For comparison, they have referred to the rights of the Serbian minority in Kosovo and the development of these rights, both constitutional and legal, as well as their implementation on the ground. As a result of the also not good position of the rights of the Bosniak minority which compactly lives in the region of Sanjak, demands have also been submitted by those that their rights as a national minority should be comparable to the rights of the minorities in Kosovo.
Seeing the whole range of non-respect of the rights of national minorities in Serbia, in a detailed report to the Belgrade-based Helsinki Committee, it is mentioned that the European Commission through its reports has criticized the weakness of the rule of law, this is why no chapter of the negotiations for Serbia’s EU membership has been opened in the last two years.
The national minorities of Serbia are organized in National Councils through which the preservation of language, culture, education and information in their languages is proven. This has repeatedly proven to be insufficient and not helpful for their real integration into society. With the current capacity of these National Councils, minorities are excommunicated from the opportunities they would have if there was a will from Belgrade for their integration into Serbian society.
An example to prove this situation can be the explanation of the report of the Helsinki Committee for Human Rights based in Belgrade, an avant-garde organization of human rights, where it elaborates the Strategy for Culture of the Government of Serbia for the years 2020 – 2029, which was approved by the Serbian Government.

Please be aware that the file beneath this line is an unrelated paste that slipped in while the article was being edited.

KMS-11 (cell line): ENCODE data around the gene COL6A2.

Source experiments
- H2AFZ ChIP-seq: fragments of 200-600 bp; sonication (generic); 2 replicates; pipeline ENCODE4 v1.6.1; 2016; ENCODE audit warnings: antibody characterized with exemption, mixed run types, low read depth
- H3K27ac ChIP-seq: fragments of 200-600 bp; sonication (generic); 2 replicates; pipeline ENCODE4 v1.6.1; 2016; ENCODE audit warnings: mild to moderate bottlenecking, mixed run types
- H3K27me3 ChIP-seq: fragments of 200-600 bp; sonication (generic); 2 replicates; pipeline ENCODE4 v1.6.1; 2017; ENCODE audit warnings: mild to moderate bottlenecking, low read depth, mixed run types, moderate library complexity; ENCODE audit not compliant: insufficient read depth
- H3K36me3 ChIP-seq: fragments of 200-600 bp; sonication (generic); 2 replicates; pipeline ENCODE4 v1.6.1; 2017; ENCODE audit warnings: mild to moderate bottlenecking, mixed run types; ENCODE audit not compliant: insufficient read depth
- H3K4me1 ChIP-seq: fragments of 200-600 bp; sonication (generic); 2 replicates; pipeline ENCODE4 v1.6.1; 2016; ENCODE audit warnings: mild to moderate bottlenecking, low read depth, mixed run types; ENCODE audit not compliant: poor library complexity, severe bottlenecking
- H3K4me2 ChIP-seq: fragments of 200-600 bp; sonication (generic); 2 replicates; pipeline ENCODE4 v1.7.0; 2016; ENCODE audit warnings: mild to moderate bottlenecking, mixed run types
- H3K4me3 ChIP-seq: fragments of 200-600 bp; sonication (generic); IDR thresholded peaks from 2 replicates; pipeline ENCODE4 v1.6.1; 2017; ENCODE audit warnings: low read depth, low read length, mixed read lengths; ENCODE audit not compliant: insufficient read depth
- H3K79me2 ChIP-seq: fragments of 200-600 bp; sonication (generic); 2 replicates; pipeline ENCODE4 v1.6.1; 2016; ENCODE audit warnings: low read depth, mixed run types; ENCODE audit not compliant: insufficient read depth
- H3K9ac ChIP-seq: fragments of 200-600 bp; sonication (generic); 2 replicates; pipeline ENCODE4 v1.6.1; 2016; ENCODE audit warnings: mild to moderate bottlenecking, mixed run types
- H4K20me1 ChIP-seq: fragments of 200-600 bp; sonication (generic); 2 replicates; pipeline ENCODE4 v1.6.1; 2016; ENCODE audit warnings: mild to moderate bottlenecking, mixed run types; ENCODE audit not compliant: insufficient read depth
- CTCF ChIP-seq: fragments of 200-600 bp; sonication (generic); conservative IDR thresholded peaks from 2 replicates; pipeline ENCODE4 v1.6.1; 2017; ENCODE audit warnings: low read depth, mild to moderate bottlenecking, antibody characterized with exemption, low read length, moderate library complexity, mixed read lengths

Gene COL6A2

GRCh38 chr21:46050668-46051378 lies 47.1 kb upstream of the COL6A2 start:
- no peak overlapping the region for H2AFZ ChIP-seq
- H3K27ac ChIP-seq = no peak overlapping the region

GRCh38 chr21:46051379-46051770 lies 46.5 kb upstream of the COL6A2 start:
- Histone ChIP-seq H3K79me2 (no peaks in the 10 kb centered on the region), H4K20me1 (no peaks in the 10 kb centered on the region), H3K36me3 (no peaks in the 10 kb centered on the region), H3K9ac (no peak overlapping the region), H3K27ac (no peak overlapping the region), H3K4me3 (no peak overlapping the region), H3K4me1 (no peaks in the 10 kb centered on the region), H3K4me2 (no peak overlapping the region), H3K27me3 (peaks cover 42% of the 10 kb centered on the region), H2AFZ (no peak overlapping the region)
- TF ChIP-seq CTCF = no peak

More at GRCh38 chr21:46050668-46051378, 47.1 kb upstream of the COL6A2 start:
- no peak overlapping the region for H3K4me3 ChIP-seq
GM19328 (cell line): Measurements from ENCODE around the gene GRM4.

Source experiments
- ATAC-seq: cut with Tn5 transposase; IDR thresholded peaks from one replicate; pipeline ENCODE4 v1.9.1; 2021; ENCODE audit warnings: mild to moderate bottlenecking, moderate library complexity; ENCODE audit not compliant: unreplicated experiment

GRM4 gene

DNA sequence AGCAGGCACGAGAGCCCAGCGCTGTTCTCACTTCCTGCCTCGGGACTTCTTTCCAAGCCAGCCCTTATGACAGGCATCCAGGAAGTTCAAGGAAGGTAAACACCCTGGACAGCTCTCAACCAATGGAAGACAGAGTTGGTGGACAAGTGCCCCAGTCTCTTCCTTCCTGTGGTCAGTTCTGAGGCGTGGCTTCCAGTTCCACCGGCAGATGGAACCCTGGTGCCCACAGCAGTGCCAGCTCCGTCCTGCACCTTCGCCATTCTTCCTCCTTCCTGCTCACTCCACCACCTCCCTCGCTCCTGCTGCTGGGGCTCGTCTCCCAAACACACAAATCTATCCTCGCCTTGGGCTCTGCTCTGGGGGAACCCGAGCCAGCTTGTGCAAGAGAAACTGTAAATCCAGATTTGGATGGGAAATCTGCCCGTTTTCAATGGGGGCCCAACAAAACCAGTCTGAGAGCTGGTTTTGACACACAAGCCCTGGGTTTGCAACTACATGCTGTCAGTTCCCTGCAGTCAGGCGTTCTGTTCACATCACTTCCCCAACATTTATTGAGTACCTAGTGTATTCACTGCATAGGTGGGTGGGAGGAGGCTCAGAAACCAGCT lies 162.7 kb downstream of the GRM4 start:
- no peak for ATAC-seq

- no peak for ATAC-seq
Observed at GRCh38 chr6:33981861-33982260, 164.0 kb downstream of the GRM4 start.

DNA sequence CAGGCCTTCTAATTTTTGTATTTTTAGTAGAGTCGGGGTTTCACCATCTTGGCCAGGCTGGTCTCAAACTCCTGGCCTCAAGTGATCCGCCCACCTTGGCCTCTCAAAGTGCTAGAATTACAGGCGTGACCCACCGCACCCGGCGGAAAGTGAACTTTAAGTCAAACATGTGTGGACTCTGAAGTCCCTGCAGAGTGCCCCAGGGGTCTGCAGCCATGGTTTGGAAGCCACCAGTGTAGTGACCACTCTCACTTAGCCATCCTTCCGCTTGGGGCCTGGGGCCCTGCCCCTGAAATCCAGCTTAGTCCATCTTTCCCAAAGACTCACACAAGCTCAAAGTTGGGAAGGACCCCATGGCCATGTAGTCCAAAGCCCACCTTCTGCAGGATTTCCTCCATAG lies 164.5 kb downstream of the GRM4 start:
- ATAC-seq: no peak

“The national policy is exclusively oriented towards the development of a mono-cultural policy for individuals, which does not coincide with the multi-ethnic nature of the society”, the report states. The strategy defines a “cultural core and a cultural space that includes all Serbs in the region”, which essentially coincides with the “Serb world” project, while excluding others who are not Serbs.
The exclusion from the interest of the state for national minorities, whether they are Bosnian, Albanian, Hungarian, Roma or others, is inconsistent with all the values of the European Union required by its founding treaty. The EU Treaty as a value, especially in its articles 2 and 21, mentions the importance of respecting the rights of minorities.
Article 2 of the Treaty on European Union mentions “respect for human rights, including the rights of persons belonging to minorities” as one of the values on which the EU was founded. Meanwhile, in Article 21 of the European Union Treaty, it is stated that the EU will commit to “consolidating and supporting democracy, the rule of law, human rights and the principles of international law”, which includes respecting the rights of minorities.
Recalling what are the standards and values defined by the European Union for all those countries that want to join this community is necessary, among others, to compare the position of Serbia in relation to the respect of these values, which are related to the rights of national minorities. The position of minorities and the level of their integration in the society, politics, economy and culture of a country is the essential indicator of the level of democracy in that country. Serbia is not the reference example of democracy! /THE GEOPOST/